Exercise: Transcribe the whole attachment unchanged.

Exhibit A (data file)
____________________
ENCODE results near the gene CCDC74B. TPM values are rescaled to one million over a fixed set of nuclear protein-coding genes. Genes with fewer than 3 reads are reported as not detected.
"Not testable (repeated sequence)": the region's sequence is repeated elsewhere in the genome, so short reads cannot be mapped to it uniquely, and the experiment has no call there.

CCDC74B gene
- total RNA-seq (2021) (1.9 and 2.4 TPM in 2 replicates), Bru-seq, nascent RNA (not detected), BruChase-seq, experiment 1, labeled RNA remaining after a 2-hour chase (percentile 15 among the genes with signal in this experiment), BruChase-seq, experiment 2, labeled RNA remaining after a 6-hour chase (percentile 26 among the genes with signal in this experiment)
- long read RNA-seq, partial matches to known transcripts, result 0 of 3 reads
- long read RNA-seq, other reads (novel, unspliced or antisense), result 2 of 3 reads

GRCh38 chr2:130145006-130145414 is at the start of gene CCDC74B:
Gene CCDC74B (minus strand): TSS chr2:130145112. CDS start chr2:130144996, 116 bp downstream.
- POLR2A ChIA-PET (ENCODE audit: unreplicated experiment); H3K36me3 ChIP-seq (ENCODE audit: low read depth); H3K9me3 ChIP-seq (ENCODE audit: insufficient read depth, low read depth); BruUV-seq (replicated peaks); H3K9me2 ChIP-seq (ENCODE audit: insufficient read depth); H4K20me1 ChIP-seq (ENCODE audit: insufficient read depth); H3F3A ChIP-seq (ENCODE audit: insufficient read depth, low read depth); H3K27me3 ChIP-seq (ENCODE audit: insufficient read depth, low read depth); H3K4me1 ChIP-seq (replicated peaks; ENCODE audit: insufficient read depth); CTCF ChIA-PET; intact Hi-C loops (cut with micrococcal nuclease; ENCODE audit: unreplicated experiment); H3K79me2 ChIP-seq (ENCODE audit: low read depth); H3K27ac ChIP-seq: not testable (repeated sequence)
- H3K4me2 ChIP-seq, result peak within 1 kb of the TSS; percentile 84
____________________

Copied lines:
ENCODE results near the gene CCDC74B. TPM values are rescaled to one million over a fixed set of nuclear protein-coding genes. Genes with fewer than 3 reads are reported as not detected.
"Not testable (repeated sequence)": the region's sequence is repeated elsewhere in the genome, so short reads cannot be mapped to it uniquely, and the experiment has no call there.

CCDC74B gene
- total RNA-seq (2021) (1.9 and 2.4 TPM in 2 replicates), Bru-seq, nascent RNA (not detected), BruChase-seq, experiment 1, labeled RNA remaining after a 2-hour chase (percentile 15 among the genes with signal in this experiment), BruChase-seq, experiment 2, labeled RNA remaining after a 6-hour chase (percentile 26 among the genes with signal in this experiment)
- long read RNA-seq, partial matches to known transcripts, result 0 of 3 reads
- long read RNA-seq, other reads (novel, unspliced or antisense), result 2 of 3 reads

GRCh38 chr2:130145006-130145414 is at the start of gene CCDC74B:
Gene CCDC74B (minus strand): TSS chr2:130145112. CDS start chr2:130144996, 116 bp downstream.
- POLR2A ChIA-PET (ENCODE audit: unreplicated experiment); H3K36me3 ChIP-seq (ENCODE audit: low read depth); H3K9me3 ChIP-seq (ENCODE audit: insufficient read depth, low read depth); BruUV-seq (replicated peaks); H3K9me2 ChIP-seq (ENCODE audit: insufficient read depth); H4K20me1 ChIP-seq (ENCODE audit: insufficient read depth); H3F3A ChIP-seq (ENCODE audit: insufficient read depth, low read depth); H3K27me3 ChIP-seq (ENCODE audit: insufficient read depth, low read depth); H3K4me1 ChIP-seq (replicated peaks; ENCODE audit: insufficient read depth); CTCF ChIA-PET; intact Hi-C loops (cut with micrococcal nuclease; ENCODE audit: unreplicated experiment); H3K79me2 ChIP-seq (ENCODE audit: low read depth); H3K27ac ChIP-seq: not testable (repeated sequence)
- H3K4me2 ChIP-seq, result peak within 1 kb of the TSS; percentile 84